The TUC hopes this will ensure young people get the skills they need to act as a stepping stone into permanent work. But what permanent work? It even goes so far as to say that ensuring a minimum six-month job would represent “meaningful and sustainable work”!
Young people don’t need more bogus apprenticeships or training schemes to do the office tea and coffee. We need genuine training for the skills necessary to do skilled work. And rather than the current, pitiful ‘youth rates’ of pay, we need living, trade union rates of pay.
The Socialist Party demands the abolition of youth rates. We campaign for the unions to fight for an immediate increase in the minimum wage to £12 an hour, as a step towards a real living wage of at least £15 an hour.
And crucially, we need a full-time job guaranteed at the end of our training, not just to be left on the scrapheap after it’s finished.
A key part of the struggle for all this would be unionising young workers, and fighting to establish democratic trade union and workers’ monitoring and control of any training and apprenticeships schemes.
This could ensure decent wages and conditions, and that proper skills are taught. It could also stop the bosses trying to replace existing staff with newer or younger workers on lower wages and worse conditions.
These are the kinds of bold demands the so-called leadership of the workers’ movement, the TUC, should be putting forward and leading a fight for. And if the TUC won’t do it, the left union leaders should step up.
We absolutely cannot leave it up to the Tories to decide what young people can or can’t have in terms of a future. Young people, whether in work, in study, or unemployed, need to get organised and fight them for what we need.
Yet despite the Tory track record, the TUC has said the pandemic has revealed the need for “more collaborative working between government, employers, working people”! Who could possibly conclude, from the events of the pandemic and its aftermath, the need for more collaboration with the Tory government and the big business employers they represent?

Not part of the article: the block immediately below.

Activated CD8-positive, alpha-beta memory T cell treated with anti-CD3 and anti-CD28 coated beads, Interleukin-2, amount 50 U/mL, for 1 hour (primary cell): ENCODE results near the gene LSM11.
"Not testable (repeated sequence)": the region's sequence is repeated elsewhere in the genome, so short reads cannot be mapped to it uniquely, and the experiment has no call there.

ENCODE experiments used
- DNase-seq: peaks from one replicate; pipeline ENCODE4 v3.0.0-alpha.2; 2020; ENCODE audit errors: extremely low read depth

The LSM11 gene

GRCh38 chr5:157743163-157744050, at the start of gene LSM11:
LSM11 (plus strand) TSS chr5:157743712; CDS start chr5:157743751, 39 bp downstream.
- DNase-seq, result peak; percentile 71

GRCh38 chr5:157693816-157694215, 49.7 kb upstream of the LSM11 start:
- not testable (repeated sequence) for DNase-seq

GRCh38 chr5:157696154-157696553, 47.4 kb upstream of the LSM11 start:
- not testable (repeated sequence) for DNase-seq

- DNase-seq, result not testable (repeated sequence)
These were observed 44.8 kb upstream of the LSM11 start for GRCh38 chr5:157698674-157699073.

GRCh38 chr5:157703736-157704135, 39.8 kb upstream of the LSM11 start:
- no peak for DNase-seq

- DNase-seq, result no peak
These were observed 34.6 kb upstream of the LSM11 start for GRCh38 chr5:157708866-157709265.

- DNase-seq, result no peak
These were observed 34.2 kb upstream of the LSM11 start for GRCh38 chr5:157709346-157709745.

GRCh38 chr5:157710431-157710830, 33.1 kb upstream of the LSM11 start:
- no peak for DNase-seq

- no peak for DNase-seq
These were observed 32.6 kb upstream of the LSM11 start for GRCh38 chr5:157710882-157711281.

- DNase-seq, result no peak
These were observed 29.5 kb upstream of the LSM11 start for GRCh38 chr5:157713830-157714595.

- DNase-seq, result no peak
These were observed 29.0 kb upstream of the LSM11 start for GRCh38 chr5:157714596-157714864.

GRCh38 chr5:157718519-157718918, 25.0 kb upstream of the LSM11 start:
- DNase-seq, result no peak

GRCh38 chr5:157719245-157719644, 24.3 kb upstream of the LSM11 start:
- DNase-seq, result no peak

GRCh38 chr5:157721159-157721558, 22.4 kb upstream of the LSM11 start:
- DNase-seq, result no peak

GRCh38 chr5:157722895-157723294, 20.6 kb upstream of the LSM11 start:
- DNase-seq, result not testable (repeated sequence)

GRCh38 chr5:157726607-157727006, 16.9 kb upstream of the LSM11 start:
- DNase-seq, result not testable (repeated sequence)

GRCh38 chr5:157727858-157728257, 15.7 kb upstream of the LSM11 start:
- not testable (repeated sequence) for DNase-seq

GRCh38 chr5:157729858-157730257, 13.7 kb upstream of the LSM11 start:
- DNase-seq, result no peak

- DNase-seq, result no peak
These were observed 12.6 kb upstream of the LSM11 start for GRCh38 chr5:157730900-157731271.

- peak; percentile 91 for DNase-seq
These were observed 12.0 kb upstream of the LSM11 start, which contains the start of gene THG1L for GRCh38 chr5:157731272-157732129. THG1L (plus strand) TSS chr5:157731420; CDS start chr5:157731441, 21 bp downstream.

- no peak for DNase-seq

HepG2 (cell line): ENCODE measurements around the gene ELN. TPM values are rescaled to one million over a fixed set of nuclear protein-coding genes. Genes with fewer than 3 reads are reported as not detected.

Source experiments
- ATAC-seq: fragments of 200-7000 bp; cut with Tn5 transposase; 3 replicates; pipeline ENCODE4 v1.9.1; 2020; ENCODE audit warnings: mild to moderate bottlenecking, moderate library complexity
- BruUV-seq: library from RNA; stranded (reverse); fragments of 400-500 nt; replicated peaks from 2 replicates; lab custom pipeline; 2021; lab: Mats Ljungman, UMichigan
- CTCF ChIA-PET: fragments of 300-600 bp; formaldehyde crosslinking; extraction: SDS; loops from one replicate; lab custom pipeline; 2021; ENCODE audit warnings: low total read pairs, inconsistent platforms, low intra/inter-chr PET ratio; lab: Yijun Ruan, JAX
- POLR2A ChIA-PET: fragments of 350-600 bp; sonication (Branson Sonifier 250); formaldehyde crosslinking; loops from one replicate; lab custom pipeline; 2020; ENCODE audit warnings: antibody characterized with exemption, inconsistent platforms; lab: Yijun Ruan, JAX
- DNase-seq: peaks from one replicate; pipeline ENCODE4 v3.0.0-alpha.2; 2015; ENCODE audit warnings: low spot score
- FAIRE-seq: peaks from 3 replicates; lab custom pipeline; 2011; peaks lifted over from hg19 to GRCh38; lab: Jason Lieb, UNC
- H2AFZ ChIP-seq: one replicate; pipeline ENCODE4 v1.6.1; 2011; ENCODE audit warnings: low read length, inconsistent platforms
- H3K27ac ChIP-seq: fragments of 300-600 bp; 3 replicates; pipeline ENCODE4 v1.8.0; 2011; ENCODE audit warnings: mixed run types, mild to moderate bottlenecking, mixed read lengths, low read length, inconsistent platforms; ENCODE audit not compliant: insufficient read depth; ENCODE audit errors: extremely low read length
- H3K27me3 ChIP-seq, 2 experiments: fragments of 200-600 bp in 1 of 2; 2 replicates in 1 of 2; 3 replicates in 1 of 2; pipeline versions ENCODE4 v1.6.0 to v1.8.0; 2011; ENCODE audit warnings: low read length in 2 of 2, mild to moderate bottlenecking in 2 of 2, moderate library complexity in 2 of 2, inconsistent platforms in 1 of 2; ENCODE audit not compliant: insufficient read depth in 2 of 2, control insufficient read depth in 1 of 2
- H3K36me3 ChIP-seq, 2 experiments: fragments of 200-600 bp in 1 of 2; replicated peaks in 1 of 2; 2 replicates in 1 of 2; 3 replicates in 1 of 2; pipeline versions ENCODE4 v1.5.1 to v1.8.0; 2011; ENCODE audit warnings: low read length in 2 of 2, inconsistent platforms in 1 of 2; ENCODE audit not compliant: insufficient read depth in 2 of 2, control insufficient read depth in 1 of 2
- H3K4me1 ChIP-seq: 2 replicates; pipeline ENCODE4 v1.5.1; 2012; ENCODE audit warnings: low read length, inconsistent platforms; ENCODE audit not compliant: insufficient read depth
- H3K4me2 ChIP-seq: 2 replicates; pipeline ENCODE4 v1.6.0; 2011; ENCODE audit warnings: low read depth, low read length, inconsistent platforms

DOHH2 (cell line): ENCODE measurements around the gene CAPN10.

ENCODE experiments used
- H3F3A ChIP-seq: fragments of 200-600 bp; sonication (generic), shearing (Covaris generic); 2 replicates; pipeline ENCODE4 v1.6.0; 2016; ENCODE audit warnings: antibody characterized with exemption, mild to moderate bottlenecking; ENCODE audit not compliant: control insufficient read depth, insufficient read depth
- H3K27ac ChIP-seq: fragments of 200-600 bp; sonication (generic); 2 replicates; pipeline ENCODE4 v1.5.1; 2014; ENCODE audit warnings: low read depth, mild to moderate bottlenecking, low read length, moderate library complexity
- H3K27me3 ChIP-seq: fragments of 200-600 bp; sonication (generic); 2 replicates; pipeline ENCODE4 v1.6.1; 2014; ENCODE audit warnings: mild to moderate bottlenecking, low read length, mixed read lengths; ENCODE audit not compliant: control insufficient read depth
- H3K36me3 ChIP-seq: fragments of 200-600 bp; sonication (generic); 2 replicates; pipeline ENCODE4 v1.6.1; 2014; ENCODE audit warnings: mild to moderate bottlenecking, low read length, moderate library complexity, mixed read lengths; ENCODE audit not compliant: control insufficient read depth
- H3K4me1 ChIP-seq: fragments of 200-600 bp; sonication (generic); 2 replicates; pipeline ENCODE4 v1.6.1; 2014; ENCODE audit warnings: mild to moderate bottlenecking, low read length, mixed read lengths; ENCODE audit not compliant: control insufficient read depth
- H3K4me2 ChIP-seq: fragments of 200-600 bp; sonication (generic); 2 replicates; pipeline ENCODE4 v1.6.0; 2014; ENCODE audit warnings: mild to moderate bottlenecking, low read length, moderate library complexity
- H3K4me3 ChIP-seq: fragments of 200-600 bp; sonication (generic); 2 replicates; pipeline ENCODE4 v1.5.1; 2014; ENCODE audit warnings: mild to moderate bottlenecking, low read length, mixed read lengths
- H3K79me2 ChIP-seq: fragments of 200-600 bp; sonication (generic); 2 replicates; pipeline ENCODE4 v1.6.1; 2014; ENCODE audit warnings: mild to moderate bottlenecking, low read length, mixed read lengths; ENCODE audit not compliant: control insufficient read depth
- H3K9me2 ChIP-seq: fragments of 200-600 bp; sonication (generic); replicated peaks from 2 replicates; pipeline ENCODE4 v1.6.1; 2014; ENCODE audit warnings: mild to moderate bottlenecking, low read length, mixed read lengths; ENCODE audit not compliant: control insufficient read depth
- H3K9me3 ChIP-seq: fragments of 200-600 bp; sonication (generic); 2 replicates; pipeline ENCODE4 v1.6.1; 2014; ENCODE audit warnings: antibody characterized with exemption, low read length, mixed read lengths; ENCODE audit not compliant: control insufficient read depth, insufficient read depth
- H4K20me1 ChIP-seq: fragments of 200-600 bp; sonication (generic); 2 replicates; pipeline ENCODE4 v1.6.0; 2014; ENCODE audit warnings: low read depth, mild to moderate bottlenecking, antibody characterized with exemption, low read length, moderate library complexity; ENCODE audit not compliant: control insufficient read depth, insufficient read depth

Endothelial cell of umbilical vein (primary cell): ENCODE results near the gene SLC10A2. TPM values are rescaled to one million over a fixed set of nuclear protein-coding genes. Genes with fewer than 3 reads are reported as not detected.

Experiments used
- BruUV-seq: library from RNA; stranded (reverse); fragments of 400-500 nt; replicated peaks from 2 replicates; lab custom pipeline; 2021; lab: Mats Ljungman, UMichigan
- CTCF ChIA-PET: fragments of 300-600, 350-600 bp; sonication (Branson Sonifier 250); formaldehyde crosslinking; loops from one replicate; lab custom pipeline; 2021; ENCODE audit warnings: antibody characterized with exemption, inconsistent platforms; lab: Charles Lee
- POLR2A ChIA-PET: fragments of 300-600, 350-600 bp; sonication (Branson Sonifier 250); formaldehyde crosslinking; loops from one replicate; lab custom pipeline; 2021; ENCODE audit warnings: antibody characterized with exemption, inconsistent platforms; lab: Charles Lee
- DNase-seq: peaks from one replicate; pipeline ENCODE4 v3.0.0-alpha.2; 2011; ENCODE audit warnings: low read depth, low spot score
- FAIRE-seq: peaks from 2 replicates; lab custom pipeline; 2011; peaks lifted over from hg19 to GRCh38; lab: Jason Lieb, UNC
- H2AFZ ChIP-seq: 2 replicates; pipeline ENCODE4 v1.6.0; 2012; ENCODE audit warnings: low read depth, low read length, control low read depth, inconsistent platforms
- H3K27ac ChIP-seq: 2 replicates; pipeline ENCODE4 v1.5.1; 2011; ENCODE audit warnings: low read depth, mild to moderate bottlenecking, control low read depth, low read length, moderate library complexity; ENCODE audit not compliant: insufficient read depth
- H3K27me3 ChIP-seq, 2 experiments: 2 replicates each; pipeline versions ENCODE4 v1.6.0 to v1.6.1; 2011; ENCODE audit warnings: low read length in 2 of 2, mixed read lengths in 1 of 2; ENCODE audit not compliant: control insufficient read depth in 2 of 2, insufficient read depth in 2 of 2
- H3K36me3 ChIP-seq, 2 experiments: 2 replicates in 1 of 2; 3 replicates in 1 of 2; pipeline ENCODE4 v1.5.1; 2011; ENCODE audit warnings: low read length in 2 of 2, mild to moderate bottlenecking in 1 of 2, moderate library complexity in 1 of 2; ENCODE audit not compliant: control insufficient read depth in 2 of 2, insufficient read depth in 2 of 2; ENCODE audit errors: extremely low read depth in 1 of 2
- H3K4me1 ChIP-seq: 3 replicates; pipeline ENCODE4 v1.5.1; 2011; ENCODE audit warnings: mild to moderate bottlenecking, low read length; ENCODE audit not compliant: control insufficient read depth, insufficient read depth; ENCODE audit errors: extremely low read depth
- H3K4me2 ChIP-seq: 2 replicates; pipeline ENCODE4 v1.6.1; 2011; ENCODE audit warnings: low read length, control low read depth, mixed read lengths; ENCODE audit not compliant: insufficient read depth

While the rich have been given billions in bailouts, workers and young people have been forced to sacrifice our jobs – and even our lives. We need less Tory collaboration, and more fighting, collective action!
In order to ensure a decent future for young and working-class people, including the availability of a decent, well-paying job for all, control of society must not any longer be left in the hands of the super-rich and their Tory representatives.
The coronavirus has graphically demonstrated that the market cannot deliver. It failed to deliver on the life-or-death questions of PPE, ventilators and mass testing. Why should we believe it can deliver on the issues of a job and access to decent training for all?
Despite the failures of the market, there is more than enough wealth in society to provide everyone with a decent job. But with the capitalist economy in a long-term crisis, big business has no route to making profits for its owners through mass investment and job creation. Never mind that the alternative will mean destitution for millions – on the basis of capitalism, if it isn’t profitable, it’s a no-go.
The question should be: who owns and controls society’s vast wealth? We stand for taking the top 150 biggest businesses and banks into democratic public ownership, controlled and managed by the working-class majority. Workers and young people could start to plan society’s resources to provide the majority with what we need, not to enrich a tiny handful at the top.
Such a plan could start with a democratic discussion throughout the whole of society about what kind of work needs doing, and from that which kind of socially useful jobs need maintaining or creating.
Part of that discussion would have to be focussed around a massive programme of job creation in green energy and an environmentally sustainable economy. Workers in the fossil fuel industries could be reskilled and redeployed without loss of pay.
From there, working-class and young people could direct the mass investment necessary into a programme of socially useful job creation. In the process this could provide young people with appropriate apprenticeship and training schemes, under the democratic control of the working class itself – not the lying and hypocritical Tories.
This would ensure that trainees are paid a real living wage with decent conditions, linked to a job guarantee at the end of training. And on this basis – a socialist basis – the economy could not only could guarantee a livelihood for all young and working-class people, but a free and quality education, access to affordable housing, quality public services, and more.
Working-class people, as the coronavirus pandemic has demonstrated, are the ones in the best position to make decisions about how society should be run. In a new era of capitalist economic crisis – with the backdrop of a killer virus, and a climate crisis which threatens the future of all humanity – the task of reorganising society to meet the social needs of all becomes an ever-more-urgent task.
To achieve all these gains and make them permanent, the fight for every improvement – higher wages, more jobs, better homes – must be linked to the fight to overturn capitalism, and transform society in a socialist direction. That fight can begin with young people saying that we are not going to pay for this crisis with our futures.